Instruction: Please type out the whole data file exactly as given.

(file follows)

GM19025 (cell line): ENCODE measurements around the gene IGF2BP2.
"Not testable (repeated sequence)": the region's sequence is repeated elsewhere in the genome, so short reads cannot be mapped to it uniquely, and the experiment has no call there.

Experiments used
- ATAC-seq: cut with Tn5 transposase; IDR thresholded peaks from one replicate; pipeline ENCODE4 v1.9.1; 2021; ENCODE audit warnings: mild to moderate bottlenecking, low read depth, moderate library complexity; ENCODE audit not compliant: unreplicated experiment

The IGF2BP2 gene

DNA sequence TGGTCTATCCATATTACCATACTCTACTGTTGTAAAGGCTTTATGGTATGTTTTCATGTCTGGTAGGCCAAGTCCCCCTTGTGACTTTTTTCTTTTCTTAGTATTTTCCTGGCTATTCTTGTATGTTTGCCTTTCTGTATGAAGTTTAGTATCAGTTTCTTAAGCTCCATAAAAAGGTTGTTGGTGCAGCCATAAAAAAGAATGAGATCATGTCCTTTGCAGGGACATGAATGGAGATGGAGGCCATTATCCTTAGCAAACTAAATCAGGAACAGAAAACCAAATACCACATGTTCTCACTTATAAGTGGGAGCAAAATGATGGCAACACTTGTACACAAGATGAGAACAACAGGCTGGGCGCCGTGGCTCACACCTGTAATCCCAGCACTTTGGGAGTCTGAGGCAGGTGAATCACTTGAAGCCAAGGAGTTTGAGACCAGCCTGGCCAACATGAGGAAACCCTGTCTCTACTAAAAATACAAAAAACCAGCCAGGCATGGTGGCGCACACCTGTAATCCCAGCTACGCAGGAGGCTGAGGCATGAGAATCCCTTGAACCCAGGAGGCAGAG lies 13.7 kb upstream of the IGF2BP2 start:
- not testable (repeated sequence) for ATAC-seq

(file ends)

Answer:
GM19025 (cell line): ENCODE measurements around the gene IGF2BP2.
"Not testable (repeated sequence)": the region's sequence is repeated elsewhere in the genome, so short reads cannot be mapped to it uniquely, and the experiment has no call there.

Experiments used
- ATAC-seq: cut with Tn5 transposase; IDR thresholded peaks from one replicate; pipeline ENCODE4 v1.9.1; 2021; ENCODE audit warnings: mild to moderate bottlenecking, low read depth, moderate library complexity; ENCODE audit not compliant: unreplicated experiment

The IGF2BP2 gene

DNA sequence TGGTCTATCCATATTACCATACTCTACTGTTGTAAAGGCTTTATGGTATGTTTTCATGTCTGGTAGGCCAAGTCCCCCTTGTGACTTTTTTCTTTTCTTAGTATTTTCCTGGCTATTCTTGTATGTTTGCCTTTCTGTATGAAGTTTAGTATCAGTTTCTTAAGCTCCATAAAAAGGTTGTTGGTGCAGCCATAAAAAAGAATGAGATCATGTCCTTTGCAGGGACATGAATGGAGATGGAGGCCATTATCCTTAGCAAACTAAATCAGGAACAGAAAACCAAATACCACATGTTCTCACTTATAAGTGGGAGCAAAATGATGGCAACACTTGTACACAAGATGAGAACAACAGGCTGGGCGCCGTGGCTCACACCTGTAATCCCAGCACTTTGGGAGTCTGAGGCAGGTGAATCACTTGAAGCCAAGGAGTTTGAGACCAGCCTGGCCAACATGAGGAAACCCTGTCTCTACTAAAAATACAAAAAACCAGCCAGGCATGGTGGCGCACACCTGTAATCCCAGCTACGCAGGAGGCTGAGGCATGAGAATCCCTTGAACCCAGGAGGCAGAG lies 13.7 kb upstream of the IGF2BP2 start:
- not testable (repeated sequence) for ATAC-seq